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InfoQ Homepage News Microsoft Surpasses Java's Dynamic Language Support?

Microsoft Surpasses Java's Dynamic Language Support?

When .NET was first released in 2000/2001, the Java community considered it a "clone" of Java, both language and standard library. Comparing simple code samples surely support this impression. However, MS profited from many years of experience with Java, and managed to solve some issues that Sun only now realizes as problems. The impression that the .NET and the CLR are evolving faster than Java is not lost on the Java community.
Neil Bartlett:
I think it’s clear that Microsoft are innovating faster on the CLR. For example: LINQ is an extremely powerful new feature (based on Haskell monads, I might add); Generics were supported earlier and better in C# than in Java (both flavours were inspired by Haskell’s polymorphic type classes… hmm!); the CLR has better support for multiple languages than the JVM; and now it has the DLR,  which is probably two years ahead of the JVM being able to offer anything comparable.
Other  examples of this are modularization and versioning, which.NET solved by choosing the assembly, a collection of classes, as the basic deployment unit. Assemblies are equipped with metadata such as version information, unlike Java's Jar file which lack  versioning metadata. This is troublesome for increasingly large applications, which load many libraries. OSGi now provides a solution for this, Sun is busy adding something similar to Java 7.

The Java language keeps on catching up with C#, adding features such as Generics and features such as AutoBoxing,  Enumerated types or Annotations. C# now has anonymous expression support, which forms the underpinning of the LINQ technology. LINQ can be thought of a statically typed query language for many different types of data sources, such as XML, relational databases, but also arbitrary object graphs. The Java space, meanwhile, debates language minutiae such as language support for properties and which of four types of anonymous function to include in the language.   

With the release of the DLR, Microsoft has moved ahead again, this time in the area of support for  dynamic or scripting languages on the CLR. The Java space does not have a comparable effort going on right now. Miguel de Icaza, who started the Mono project, a clean room implementation of .NET, summarizes the  features of the DLR:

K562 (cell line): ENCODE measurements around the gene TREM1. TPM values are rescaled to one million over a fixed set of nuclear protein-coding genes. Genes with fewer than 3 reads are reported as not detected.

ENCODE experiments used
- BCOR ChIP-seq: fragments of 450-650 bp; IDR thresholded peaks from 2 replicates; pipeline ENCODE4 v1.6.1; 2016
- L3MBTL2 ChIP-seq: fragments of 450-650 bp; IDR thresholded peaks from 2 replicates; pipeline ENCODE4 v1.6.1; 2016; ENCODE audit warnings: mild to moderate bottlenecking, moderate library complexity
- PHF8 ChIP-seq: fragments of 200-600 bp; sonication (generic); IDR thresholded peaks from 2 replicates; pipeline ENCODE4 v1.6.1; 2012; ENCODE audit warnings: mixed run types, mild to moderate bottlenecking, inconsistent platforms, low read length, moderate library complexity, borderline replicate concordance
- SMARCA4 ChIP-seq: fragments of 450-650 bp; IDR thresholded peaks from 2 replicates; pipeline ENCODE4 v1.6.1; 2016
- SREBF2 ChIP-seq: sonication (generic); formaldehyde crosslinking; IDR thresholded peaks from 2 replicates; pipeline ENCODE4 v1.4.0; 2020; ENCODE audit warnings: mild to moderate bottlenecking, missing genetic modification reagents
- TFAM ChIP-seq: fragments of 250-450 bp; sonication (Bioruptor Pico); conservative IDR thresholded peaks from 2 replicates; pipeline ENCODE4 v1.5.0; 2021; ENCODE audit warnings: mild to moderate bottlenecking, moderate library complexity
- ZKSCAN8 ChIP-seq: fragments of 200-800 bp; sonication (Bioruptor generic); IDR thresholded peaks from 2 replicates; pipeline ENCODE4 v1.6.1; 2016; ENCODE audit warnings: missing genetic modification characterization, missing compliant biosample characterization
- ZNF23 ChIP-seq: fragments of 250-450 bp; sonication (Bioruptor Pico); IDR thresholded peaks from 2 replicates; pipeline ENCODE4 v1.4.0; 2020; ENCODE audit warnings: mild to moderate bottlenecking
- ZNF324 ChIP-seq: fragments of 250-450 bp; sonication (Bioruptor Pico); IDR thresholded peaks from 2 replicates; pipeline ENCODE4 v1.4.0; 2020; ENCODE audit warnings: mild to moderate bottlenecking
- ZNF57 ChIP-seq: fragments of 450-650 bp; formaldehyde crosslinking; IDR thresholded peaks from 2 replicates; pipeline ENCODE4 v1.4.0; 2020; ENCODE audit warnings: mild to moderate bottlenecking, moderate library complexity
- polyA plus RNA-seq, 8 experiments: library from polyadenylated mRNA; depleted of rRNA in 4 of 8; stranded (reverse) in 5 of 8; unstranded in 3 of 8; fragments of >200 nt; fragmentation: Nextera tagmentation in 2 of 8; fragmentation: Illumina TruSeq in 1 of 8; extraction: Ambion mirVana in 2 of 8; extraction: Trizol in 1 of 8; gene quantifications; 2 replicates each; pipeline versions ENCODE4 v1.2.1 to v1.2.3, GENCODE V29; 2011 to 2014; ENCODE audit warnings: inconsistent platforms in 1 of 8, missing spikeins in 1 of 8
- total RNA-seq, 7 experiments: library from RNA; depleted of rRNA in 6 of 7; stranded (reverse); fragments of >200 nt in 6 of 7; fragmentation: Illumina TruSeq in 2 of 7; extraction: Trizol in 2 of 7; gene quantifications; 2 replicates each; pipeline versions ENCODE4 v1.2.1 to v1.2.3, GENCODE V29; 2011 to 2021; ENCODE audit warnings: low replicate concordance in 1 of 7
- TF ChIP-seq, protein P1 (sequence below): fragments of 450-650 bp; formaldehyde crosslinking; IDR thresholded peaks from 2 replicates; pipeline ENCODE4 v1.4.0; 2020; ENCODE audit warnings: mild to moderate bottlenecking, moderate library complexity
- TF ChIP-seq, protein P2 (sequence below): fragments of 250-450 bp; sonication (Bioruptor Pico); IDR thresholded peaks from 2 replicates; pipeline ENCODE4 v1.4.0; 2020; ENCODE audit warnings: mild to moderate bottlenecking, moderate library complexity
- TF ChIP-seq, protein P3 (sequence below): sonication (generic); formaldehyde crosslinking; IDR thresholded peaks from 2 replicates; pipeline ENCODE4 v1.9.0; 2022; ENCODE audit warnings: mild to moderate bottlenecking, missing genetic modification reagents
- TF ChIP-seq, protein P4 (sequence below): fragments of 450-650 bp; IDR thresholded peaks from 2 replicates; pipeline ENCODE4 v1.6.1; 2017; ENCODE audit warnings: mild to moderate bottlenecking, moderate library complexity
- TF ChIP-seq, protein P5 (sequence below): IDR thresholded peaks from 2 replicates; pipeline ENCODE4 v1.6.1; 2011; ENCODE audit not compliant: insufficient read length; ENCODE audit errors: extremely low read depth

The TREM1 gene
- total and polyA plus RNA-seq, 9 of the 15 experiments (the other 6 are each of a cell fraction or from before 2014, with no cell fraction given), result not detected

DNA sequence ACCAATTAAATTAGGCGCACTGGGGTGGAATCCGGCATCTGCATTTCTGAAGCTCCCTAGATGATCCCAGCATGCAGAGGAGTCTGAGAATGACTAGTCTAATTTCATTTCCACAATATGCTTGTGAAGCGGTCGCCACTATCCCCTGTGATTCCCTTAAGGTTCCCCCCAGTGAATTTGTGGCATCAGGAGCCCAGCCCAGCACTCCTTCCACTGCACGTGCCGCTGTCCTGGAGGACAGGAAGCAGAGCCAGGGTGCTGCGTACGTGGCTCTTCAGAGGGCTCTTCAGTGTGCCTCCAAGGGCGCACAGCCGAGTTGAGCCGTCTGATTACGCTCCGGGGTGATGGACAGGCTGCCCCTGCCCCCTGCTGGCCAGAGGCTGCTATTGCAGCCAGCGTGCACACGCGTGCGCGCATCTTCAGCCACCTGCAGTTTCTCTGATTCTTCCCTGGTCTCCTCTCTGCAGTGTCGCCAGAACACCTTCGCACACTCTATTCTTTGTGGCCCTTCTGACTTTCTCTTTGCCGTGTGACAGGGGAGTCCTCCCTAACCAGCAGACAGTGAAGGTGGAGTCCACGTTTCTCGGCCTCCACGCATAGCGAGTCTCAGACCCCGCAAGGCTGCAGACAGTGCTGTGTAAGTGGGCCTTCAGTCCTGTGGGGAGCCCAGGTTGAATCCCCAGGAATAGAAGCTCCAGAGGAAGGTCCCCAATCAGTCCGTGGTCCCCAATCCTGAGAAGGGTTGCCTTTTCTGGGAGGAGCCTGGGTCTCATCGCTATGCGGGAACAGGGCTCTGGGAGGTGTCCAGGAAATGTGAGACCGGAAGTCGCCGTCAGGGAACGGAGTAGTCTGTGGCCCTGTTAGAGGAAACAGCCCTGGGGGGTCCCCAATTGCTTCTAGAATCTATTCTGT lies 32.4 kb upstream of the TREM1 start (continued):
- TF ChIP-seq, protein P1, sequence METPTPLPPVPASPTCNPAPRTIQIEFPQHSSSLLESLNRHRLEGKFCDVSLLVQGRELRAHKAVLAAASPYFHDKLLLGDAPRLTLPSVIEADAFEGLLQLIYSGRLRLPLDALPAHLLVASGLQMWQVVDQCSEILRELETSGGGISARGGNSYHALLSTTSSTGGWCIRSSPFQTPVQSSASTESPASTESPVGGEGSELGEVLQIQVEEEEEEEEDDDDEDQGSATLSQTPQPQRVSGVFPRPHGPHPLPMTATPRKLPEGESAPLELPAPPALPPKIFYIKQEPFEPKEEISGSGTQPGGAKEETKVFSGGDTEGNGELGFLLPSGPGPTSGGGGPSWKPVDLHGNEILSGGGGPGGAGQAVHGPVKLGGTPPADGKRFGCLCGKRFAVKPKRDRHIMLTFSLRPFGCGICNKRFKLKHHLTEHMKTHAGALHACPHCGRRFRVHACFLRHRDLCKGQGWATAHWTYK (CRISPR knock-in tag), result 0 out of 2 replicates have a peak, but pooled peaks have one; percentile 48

• A shared type system for dynamic languages.
  • A shared AST that can be used by language developers to create new dynamic languages.
  • Helper/utility routines for compiler developers.
  • A common hosting interface, to embed the general purpose scripting language interface into your program, and allowing developers to extend applications with one or more dynamic languages.
  • Console support, they even have a simple console interface for doing interactive programming.

The shared type system is an important factor that will allow dynamic languages to interact and exchange objects. Jim Hugunin explains the rationale behind this and shows the situation in Java and how the DLR uses a different approach. Jim Hugunin should know the difference, after all, he developed the  Jython project, a Python version implemented on the JVM, only to later move to Microsoft and implement IronPython, a Python version on the CLR. Jim Hugunin explains one of the issues with this:

The wrapper approach can also have deeper problems. One challenge is just to figure out what object to pass.
For example, if Python has a PyString and it calls a C# function that expects an Object, should it pass the
PyString or should it unwrap it into a String? These kinds of subtle type issues never have a good answer.
Even worse are the nasty problems that can be caused by loss of object identity when objects are silently
wrapped and unwrapped behind the programmers back.  
These kinds of problems are definitely available in the Java space, for instance in the way JRuby 1.0 will handle passing Strings between Java and Ruby code:
  • Java strings passing into Ruby code will be encoded as UTF-8, with the implication that you should expect to be working with UTF-8 byte[] in the receiving code
  • Ruby strings passing out of Ruby into Java libraries will be assumed to be UTF-8, and the resulting string on the Java side of the call will reflect that assumption

The Java space doesn't really any of the mentioned items, except for the hosting interface, which was added in Java 6, under the name of JSR 223. This is basically just framework to add new language runtimes and initialize and access them in a standardized way.